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What Is Applied Behavior Analysis (ABA)?

What is Applied Behavior Analysis (ABA)? ABA is a scientifically proven therapy that focuses on understanding human behavior and using that knowledge to bring about meaningful changes. It's like unlocking the secrets of behavior to help individuals reach their full potential!


Why is ABA so helpful? Well, it's all about promoting positive behaviors while reducing challenging ones. This is done by breaking down complex skills into smaller, manageable steps. ABA helps individuals build crucial life skills like social skills, language and communication, following directions, self-care, adaptive skills, attending, motor skills, and self-regulation.


Not only does ABA benefit individuals with developmental challenges, such as autism spectrum disorder, but it also supports personal growth and behavior modification in various contexts. Whether it's at home, in the classroom, or engaging with others in the community, ABA provides practical strategies for individuals to overcome challenges and achieve meaningful progress.


Ultimately, ABA aims to promote overall independence, empowering individuals to function autonomously and achieve their fullest potential in various aspects of life.


At Marcfirst, we believe in the transformative power of ABA and its ability to create lasting change.


If you're looking to unlock a loved one's true potential or seeking effective behavior solutions, reach out to us! Our dedicated team of experienced professionals are here to support you every step of the way.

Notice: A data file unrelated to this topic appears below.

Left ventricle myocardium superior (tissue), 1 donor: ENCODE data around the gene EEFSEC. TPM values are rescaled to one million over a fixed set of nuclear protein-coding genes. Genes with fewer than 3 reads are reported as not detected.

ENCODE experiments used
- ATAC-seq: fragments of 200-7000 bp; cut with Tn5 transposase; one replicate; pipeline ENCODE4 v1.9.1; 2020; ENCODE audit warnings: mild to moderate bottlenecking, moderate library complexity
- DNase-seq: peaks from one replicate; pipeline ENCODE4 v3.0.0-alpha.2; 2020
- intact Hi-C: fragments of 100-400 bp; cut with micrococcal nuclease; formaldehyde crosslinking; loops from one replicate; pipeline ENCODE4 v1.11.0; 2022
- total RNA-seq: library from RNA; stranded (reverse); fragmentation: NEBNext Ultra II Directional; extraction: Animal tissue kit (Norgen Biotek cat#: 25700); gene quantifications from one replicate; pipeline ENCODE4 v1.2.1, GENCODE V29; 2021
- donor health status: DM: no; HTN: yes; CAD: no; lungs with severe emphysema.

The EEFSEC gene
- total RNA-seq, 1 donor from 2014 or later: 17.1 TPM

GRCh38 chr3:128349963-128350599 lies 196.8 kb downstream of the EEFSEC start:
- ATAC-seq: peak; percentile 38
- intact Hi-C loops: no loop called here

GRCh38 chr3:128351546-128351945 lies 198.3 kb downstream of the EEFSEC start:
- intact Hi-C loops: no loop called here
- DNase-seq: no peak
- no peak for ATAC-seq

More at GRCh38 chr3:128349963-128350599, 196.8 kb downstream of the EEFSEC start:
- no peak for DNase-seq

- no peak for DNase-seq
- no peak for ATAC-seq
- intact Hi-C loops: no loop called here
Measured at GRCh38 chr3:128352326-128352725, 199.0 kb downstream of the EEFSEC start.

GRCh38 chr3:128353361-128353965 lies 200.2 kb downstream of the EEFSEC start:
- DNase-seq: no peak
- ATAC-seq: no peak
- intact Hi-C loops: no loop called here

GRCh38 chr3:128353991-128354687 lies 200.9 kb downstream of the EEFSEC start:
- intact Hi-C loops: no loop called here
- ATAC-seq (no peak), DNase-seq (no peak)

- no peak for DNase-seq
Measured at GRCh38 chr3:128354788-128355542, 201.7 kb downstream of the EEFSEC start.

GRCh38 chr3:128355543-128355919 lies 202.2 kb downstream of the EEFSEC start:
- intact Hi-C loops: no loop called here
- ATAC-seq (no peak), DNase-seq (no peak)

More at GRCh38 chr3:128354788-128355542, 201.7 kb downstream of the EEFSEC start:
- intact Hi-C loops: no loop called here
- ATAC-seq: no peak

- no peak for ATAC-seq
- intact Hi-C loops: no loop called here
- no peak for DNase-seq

Teaching to Request


  • Reduce a problem behavior by teaching the student a replacement, and more appropriate, way of getting their needs met
  • Build communication skills


  • Teach the student exactly what to say to request their needs appropriately
  • This could be one-word requests ("cookie"), a multi-word request ("I want cookie"), or picture exchange (PECS)
  • Withhold the desired item/attention until there is a correct response
  • Repeat cycle for increased effectiveness


  • Use this strategy any time the student is motivated to request something: a toy, food, attention, help with a task, etc.
  • This motivation may look like the student reaching towards something they want or engaging in problematic behaviors


  • Remember to require the student to use appropriate requests across all people and settings


About the author: Ashley Starr has been in the Marcfirst Pediatric ABA department for almost 3 years. She recently finished her master's program and plans to sit for the BCBA exam in the near future.


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